10 Videoconferencing Top Tips

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In these days of social distancing and working from home we have all become much more familiar with videoconferencing as the way to keep in touch with colleagues, customers and others. The videoconferencing application Zoom, has become famous (and infamous at the same time) almost overnight, but there are so many applications to choose from including Google Hangouts (now Google Meet), Webex, Bluejeans, Houseparty and of course Microsoft Teams.

Apple’s Facetime and social media video calling applications (such as those on Facebook and WhatsApp) have made enjoying a video call a piece of cake – its so easy. But this is very different from running a professional and effective business video conference call.

In this article Im going provide some tips on holding successful video conferences based on our experience with helping many of our clients set up their own conferencing sessions.

We have a separate article looking at both Microsoft Teams and Zoom and where and how you might use these applications.

Keep current with our “How to” guides and top tips through our IT Insights newsletter.

Top tips for successful videoconferencing

  1. Ensure you have a stable Internet connection. Videoconferencing does require a stable connection to operate properly which may be a problem at home. This can be particularly an issue when many family members are at home together and all trying to use the Internet at once. Read our post on WifFi connection tips to learn how to get the most from your WiFi.
  2. Use the most appropriate videoconferencing software. We use videoconferencing to keep in contact with a wide range of people these days from family and friends, customers as well as internal work colleagues. So while Facetime, Facebook or Whatsapp video calls may be great for ad-hoc casual calls they may not be the most appropriate for more formal business meetings. Although not the only good applications by any means – see our article on Zoom and Teams.
  3. Consider the video and sound technology. Many devices come with inbuilt cameras and microphones but they may not deliver the best quality for your meeting. Inbuilt microphones can pick up background noise that can be distracting on a call. We suggest using a headset appropriate for the device you are on – a laptop versus a smartphone for example. We recommend Logitech or Plantronics headsets, but these days it more a matter of what you can get hold of. Check your webcam is aimed and frames you properly – try different camera positions, perhaps by propping your laptop up on some books.  If necessary buy a separate webcam.
  4. Use the right setting. You need to think about your setting for the call and select and environment that’s relatively quiet with a background that you are OK with sharing. We all know that working from home there will be distractions – dogs barking, children squeaking and so forth. But its better to manage this as best you can before your call starts! Microsoft Teams allows you to blur the background and other applications let you set a virtual background to avoid distractions. But just check what you are showing the world before you start – you may love that picture of flying ducks on your wall but perhaps you dont want to share it with your work colleagues.  Remember you are letting work contacts into your personal space.
  5. Check the lighting. With bad lighting not only can you look bad but its really annoying for the other participants. So face the light whether that’s a window or room lighting – ie don’t be “backlit”. You also don’t want to be directly under a light – particularly if you want to avoid bags under your eyes.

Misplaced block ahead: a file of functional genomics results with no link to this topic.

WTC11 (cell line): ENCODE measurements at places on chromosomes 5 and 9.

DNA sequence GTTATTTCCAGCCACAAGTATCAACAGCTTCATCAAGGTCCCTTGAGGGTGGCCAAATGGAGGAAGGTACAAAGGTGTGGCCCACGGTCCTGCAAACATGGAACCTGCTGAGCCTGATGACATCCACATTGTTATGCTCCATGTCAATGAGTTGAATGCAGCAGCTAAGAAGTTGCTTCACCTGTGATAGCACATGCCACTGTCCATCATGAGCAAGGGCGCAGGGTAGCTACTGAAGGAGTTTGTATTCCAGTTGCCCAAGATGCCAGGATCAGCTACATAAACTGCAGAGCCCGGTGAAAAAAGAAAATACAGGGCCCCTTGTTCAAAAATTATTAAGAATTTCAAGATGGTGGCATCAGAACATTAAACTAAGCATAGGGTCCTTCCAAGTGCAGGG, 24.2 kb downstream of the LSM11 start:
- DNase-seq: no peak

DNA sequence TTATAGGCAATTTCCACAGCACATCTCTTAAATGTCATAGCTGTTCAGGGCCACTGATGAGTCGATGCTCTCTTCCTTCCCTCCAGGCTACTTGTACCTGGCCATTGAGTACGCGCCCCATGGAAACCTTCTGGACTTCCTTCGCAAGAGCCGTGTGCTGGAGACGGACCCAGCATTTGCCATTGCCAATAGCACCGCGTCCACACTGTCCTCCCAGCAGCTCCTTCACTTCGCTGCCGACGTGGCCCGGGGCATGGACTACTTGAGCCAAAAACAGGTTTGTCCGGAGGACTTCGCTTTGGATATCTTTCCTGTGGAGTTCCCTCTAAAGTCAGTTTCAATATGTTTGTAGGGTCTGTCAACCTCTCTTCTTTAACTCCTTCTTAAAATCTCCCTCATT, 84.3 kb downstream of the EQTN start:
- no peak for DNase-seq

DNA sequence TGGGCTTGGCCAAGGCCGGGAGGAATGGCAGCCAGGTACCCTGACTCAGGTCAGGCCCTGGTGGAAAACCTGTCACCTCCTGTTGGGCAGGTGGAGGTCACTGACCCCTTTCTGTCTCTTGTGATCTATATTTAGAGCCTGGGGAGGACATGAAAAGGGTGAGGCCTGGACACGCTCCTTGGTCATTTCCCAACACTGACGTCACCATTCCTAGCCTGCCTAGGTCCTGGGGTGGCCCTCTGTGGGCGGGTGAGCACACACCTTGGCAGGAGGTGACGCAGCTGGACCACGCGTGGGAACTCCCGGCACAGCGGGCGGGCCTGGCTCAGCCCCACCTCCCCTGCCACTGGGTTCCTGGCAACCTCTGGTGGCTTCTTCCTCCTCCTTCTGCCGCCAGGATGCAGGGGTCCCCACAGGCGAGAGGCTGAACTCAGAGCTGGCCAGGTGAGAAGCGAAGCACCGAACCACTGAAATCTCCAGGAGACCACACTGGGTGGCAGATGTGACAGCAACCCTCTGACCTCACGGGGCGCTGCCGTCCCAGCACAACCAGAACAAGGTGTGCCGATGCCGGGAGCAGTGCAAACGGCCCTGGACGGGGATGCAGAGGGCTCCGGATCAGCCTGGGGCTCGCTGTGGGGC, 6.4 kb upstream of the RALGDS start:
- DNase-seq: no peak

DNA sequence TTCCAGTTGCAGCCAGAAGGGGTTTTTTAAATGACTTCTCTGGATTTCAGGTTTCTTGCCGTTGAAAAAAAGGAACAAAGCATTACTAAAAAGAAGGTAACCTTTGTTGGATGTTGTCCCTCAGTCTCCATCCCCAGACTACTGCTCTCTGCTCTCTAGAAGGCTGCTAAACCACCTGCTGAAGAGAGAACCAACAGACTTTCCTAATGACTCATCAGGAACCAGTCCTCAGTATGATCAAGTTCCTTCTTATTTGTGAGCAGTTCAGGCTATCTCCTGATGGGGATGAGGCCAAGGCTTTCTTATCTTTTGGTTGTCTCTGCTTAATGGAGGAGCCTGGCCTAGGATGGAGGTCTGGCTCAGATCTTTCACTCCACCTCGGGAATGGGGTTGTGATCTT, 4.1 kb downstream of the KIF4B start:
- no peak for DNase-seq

6. Mute yourself when not speaking. Microphones can often pick up distracting background sounds, so its polite to hit the mute button when you are not talking …. but don’t forget to un-mute when you have something to say!!
  7. Dress and behave appropriately.  If you are talking to “mum” then it fine to wear your jammies. But if you are on a business call present yourself as if you were there in person. Remember, you are on camera all the time so think about what you do and how you come across. Focus on the task at hand – this is not like an audio conference where you can get on with email at the same time. Your work colleagues may get offended if it looks like you are not paying attention. This video portrays videoconferencing  “donts” very well.
  8. Try and test before you start. It makes sense to try your videoconferencing facility before your get started in a “real” conference – perhaps with a co-worker or family member. Conferencing applications have many facilities that can be very confusing to try and sort out when you are on a call for the first time and we have spent many precious minutes at the start of a call getting “novices” up to speed. Similarly, before each call, just do a quick check to ensure everything is working.
  9. Ensure everyone’s engaged. Just like a “regular” meeting, its good practice to ensure everyone on the call is comfortable with the arrangement and able to participate.
  10. Manage security and privacy. Last but by no means least, ensure your meeting is only open to those you want to participate and is protected from hackers. In the last few weeks there have been some real issue with videoconferencing security and privacy –  those with Zoom have been most publicised. So ensure all your software is up to date and has all the latest security patches. Where appropriate, use meeting passwords and don’t make “closed” meetings public.

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I hope the above helps.  If you need support on picking or using a videoconferencing application, please call us on 01428 770 290.


Keep current with our “How to” guides and top tips through our IT Insights newsletter.

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